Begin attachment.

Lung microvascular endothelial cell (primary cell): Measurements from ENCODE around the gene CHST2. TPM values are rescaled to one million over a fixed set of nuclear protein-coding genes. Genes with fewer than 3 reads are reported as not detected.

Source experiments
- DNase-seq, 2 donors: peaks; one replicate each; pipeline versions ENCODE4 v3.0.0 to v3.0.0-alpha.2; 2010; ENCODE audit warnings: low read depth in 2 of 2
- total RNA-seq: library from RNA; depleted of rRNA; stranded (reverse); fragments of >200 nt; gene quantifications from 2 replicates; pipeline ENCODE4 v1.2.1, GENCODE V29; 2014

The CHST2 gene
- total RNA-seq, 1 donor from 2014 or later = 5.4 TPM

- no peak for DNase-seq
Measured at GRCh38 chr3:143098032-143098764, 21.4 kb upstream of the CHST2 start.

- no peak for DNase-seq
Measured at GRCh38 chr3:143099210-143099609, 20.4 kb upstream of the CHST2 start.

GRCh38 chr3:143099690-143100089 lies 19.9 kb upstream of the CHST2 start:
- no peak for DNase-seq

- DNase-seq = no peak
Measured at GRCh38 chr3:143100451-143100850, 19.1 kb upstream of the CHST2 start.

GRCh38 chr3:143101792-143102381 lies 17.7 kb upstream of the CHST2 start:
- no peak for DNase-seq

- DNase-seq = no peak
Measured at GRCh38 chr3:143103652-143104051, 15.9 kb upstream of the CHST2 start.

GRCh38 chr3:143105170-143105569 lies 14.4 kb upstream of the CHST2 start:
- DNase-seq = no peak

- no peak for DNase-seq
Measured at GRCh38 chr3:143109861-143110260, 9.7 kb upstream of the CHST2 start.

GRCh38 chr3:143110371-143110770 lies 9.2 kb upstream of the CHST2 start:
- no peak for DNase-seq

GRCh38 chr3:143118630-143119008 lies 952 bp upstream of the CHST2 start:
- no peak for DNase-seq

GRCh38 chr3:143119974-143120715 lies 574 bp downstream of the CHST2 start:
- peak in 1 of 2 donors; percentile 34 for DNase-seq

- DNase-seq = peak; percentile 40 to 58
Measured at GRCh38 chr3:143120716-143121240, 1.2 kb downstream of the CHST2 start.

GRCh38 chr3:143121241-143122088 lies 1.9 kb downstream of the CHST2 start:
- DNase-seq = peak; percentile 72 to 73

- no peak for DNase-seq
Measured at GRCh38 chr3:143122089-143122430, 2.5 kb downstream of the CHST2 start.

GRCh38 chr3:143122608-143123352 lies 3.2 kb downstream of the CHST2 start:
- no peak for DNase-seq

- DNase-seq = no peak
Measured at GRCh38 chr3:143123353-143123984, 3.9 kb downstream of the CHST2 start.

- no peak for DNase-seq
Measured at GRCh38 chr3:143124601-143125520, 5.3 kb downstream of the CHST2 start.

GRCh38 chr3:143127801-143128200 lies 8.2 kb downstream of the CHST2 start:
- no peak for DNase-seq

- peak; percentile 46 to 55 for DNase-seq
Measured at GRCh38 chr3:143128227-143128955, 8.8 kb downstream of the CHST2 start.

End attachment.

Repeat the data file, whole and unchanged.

Lung microvascular endothelial cell (primary cell): Measurements from ENCODE around the gene CHST2. TPM values are rescaled to one million over a fixed set of nuclear protein-coding genes. Genes with fewer than 3 reads are reported as not detected.

Source experiments
- DNase-seq, 2 donors: peaks; one replicate each; pipeline versions ENCODE4 v3.0.0 to v3.0.0-alpha.2; 2010; ENCODE audit warnings: low read depth in 2 of 2
- total RNA-seq: library from RNA; depleted of rRNA; stranded (reverse); fragments of >200 nt; gene quantifications from 2 replicates; pipeline ENCODE4 v1.2.1, GENCODE V29; 2014

The CHST2 gene
- total RNA-seq, 1 donor from 2014 or later = 5.4 TPM

- no peak for DNase-seq
Measured at GRCh38 chr3:143098032-143098764, 21.4 kb upstream of the CHST2 start.

- no peak for DNase-seq
Measured at GRCh38 chr3:143099210-143099609, 20.4 kb upstream of the CHST2 start.

GRCh38 chr3:143099690-143100089 lies 19.9 kb upstream of the CHST2 start:
- no peak for DNase-seq

- DNase-seq = no peak
Measured at GRCh38 chr3:143100451-143100850, 19.1 kb upstream of the CHST2 start.

GRCh38 chr3:143101792-143102381 lies 17.7 kb upstream of the CHST2 start:
- no peak for DNase-seq

- DNase-seq = no peak
Measured at GRCh38 chr3:143103652-143104051, 15.9 kb upstream of the CHST2 start.

GRCh38 chr3:143105170-143105569 lies 14.4 kb upstream of the CHST2 start:
- DNase-seq = no peak

- no peak for DNase-seq
Measured at GRCh38 chr3:143109861-143110260, 9.7 kb upstream of the CHST2 start.

GRCh38 chr3:143110371-143110770 lies 9.2 kb upstream of the CHST2 start:
- no peak for DNase-seq

GRCh38 chr3:143118630-143119008 lies 952 bp upstream of the CHST2 start:
- no peak for DNase-seq

GRCh38 chr3:143119974-143120715 lies 574 bp downstream of the CHST2 start:
- peak in 1 of 2 donors; percentile 34 for DNase-seq

- DNase-seq = peak; percentile 40 to 58
Measured at GRCh38 chr3:143120716-143121240, 1.2 kb downstream of the CHST2 start.

GRCh38 chr3:143121241-143122088 lies 1.9 kb downstream of the CHST2 start:
- DNase-seq = peak; percentile 72 to 73

- no peak for DNase-seq
Measured at GRCh38 chr3:143122089-143122430, 2.5 kb downstream of the CHST2 start.

GRCh38 chr3:143122608-143123352 lies 3.2 kb downstream of the CHST2 start:
- no peak for DNase-seq

- DNase-seq = no peak
Measured at GRCh38 chr3:143123353-143123984, 3.9 kb downstream of the CHST2 start.

- no peak for DNase-seq
Measured at GRCh38 chr3:143124601-143125520, 5.3 kb downstream of the CHST2 start.

GRCh38 chr3:143127801-143128200 lies 8.2 kb downstream of the CHST2 start:
- no peak for DNase-seq

- peak; percentile 46 to 55 for DNase-seq
Measured at GRCh38 chr3:143128227-143128955, 8.8 kb downstream of the CHST2 start.